Plus: Steve Morrow passes away, New York Times stops editorial cartoons, and more!
The New York Times reports on a new digital comics service, Graphite, that operates on a subscription basis, like ComiXology Unlimited. Graphite will offer a free version with ads, and their premium ad-free version is priced at $4.99 a month, a buck cheaper than ComiXology Unlimited, but their real selling point is automated recommendations:
On other platforms, recommendations are typically offered by editors, said Tom Akel, Graphite’s chief content officer. “Ours takes into account your user behavior, what you’ve watched before, what the pool of people around you liked and cross references that the same way a Netflix algorithm will,” he said.
The real test of a digital comics service, of course, is content. Graphite’s lineup will include BOOM! Studios, Tokyopop, Dynamite, IDW and the children’s publisher Papercutz, but not Marvel or DC (both of whom have their own subscription services). This is a choice that seems to make sense for the smaller publishers; as BOOM!’s Filip Sablik commented, “We’ve had free content available for multiple years, and it hasn’t cut into our Comixology business. In fact, it has continued to grow.
Continue reading “Comics Lowdown: New player in town: Graphite digital comic subscription service”
‘The Lie and How We Told It,’ ‘Miles & Honesty in SCFSX!’ were both recognized in New York last night.
The 31st annual Lambda Literary Awards, which honor LGBTQ writing across 24 categories, were presented last night in New York City.
The Lie and How We Told It by Tommi Parrish took home the award in the LGBTQ Graphic Novel category. Published by Fantagraphics, the graphic novel is about two formerly close friends trying “to salvage whatever is left of their decaying relationship.”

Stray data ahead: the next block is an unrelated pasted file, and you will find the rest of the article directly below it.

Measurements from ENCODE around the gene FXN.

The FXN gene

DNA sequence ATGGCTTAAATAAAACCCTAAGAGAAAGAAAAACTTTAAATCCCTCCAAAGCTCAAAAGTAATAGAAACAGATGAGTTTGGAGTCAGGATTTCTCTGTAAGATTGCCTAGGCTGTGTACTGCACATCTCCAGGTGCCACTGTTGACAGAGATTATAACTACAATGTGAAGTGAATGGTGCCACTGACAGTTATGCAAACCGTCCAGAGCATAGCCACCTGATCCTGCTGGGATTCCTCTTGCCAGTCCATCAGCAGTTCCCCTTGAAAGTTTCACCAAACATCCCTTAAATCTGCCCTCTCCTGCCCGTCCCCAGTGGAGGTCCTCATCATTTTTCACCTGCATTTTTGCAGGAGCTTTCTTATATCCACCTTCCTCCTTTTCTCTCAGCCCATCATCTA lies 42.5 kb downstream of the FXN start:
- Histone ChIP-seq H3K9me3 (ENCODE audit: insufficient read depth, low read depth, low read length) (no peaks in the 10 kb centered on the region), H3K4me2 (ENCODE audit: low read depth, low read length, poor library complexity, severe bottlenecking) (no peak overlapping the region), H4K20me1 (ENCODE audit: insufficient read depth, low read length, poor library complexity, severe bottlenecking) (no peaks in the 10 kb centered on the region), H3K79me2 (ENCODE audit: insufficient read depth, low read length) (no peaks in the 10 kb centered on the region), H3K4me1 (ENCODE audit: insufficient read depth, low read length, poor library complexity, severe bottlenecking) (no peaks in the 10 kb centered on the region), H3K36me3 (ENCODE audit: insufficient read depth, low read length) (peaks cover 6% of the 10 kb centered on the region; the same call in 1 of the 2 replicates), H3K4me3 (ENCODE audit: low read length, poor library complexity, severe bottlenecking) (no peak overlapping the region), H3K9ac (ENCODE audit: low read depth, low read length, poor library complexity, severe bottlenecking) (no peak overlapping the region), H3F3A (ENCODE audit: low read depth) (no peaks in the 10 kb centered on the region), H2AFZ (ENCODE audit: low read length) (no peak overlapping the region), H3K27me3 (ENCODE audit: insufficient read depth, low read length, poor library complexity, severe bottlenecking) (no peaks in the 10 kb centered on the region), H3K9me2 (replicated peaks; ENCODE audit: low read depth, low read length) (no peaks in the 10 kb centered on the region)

Continue reading “Tommi Parrish, Blue Delliquanti + Kazimir Lee win Lambda Literary Awards”
Plus: Bob Clampett Humanitarian Award recipients, Paige Braddock, Frank Santoro, Dr. Gene Luen Yang and more!
Who exactly owns Atlas Comics? That seems to be the question raised in two articles from The Hollywood Reporter. Earlier this month Steven Paul, producer of the Ghost Rider film, announced via a press conference that he had bought the rights to the Atlas Comics and planned to work with Paramount to turn the properties into movies. Not so fast, said Dynamite Entertainment, who followed up by telling THR that they own the name “Atlas Comics.”
Many of you may be wondering “What the heck was Atlas Comics?” while others might be thinking, “Wait, wasn’t Atlas the company that eventually evolved into Marvel Comics in the 1960s?” And still others are wondering, “Didn’t he learn his lesson after Ghost Rider?”
But getting back to Atlas, yes, there was an Atlas Comics in the 1950s that grew out of Timely Comics and eventually became Marvel Comics. It was owned by publisher Martin Goodman, and it put out comics in a variety of genres like horror, crime, espionage and even a few superhero titles featuring characters like Captain America and the Human Torch, who had previously been published under the Timely banner. However, this isn’t that Atlas Comics.
Continue reading “Comics Lowdown: Who owns Atlas Comics?”
Annual award will be presented during the Eisner Award celebration at Comic-Con International in July.
Comic-Con International has announced the recipients of this year’s Bill Finger Award for Excellence in Writing, which goes to writers who have not been given due recognition for their work.
This year’s award will go to Mike Friedrich, a pioneer of independent comics as well as a writer for both DC Comics and Marvel, and E. Nelson Bridwell, who worked on MAD Magazine and co-created The Inferior Five, The Secret Six and The Angel and the Ape for DC Comics. Before becoming professional writers, both men were active letter-writers to comics letter columns. You can read more about both men on the CCI website.
Continue reading “Mike Friedrich, E. Nelson Bridwell to receive Bill Finger Award”